March 4, 2009 5:02:29 am
As the Congress campaign enters the second phase,it is faced with the challenge of making a dent into the Oppositions strongholds of Sirsa and Hisar.
Though the ruling party kicked off its campaign much before the Opposition parties the Indian National Lok Dal (INLD),BJP and Haryana Janhit Congress (HJC) the real battle begins only when it enters Sirsa,considered the Chautalas bastion,and Hisar,a stronghold of former chief minister Bhajan Lal. While,the INLD has conducted a Jan Aakrosh Padyatra recently to start its campaign,the HJC and,to an extent,the BJP are yet to begin active large-scale campaigning.
Venod Sharma,chairman of the state Congress campaign committee,who is on a whirlwind tour of 68 Assembly constituencies in the first leg of campaigning,said,All areas are equally important and as the campaign enters subsequent phases,more leaders will join in.
Sources say not many bigwigs were expected to be apart of the first phase,therefore the relatively important areas were kept in the second phase.
Chautala,who had to be content with only one seat in the last LS polls,would be looking to provide much-needed direction to his party. And so would be Bhajan Lal,whose son,former Bhiwani MP Kuldeep Bishnoi,formed the Haryana Janhit Congress Party after Bhajan was denied the post of chief minister. Chautala is back with his old ally,the BJP,and would be hoping to gain votes through the alliance.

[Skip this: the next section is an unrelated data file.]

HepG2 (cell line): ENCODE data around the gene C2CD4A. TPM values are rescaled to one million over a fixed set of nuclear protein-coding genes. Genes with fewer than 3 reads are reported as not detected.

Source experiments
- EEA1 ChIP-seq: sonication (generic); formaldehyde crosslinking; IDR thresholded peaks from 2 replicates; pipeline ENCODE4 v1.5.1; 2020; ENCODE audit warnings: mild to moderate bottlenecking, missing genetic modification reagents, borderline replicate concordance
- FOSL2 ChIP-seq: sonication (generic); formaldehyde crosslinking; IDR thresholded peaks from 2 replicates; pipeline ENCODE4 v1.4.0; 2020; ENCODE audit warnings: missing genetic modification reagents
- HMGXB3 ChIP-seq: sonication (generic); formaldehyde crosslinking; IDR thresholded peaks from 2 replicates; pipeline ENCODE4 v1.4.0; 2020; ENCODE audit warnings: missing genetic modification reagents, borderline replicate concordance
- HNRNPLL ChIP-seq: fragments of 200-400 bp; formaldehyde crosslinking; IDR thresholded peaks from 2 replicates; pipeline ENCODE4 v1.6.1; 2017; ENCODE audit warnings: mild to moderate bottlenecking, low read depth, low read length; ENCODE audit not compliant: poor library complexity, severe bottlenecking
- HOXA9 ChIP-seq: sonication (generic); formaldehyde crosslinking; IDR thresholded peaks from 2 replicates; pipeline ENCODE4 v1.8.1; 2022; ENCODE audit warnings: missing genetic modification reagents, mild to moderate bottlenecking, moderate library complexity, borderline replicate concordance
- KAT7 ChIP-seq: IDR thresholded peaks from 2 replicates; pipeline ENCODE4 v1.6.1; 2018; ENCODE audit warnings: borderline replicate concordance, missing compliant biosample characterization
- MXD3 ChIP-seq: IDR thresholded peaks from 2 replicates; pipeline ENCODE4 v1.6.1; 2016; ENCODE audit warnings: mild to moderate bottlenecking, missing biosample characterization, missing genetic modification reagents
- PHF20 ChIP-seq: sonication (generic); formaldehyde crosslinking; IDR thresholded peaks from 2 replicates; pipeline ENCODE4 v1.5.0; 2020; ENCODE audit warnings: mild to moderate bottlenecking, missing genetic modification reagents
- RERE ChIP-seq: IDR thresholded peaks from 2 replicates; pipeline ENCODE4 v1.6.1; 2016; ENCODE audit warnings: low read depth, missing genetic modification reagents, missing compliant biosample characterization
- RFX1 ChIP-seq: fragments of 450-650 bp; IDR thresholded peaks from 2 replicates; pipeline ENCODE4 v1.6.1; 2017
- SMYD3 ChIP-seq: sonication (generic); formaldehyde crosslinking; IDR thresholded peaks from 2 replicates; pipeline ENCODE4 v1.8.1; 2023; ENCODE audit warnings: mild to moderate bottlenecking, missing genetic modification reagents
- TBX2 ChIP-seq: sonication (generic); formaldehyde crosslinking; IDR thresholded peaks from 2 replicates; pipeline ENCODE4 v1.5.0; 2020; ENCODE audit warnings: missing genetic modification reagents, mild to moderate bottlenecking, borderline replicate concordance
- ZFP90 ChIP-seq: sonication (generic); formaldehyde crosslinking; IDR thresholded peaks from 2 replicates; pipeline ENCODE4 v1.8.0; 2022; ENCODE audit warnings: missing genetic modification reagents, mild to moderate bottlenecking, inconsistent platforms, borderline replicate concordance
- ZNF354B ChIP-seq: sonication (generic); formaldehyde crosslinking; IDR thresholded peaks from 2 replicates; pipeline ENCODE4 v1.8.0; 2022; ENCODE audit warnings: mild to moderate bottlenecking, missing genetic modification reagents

Sharma,however,dismisses the chances of a possible comeback by the INLD,Their alliance with the BJP hardly makes any difference. We expect the results to be no different from the previous Lok Sabha polls.
In the same breath,he talks of showing the HJC its place in the polls. They could win only one seat in the Assembly,that too when their stalwart (Bhajan Lal) entered the fray in a bypoll, he added.
📣 The Indian Express is now on Telegram. Click here to join our channel (@indianexpress) and stay updated with the latest headlines
- The Indian Express website has been rated GREEN for its credibility and trustworthiness by Newsguard, a global service that rates news sources for their journalistic standards.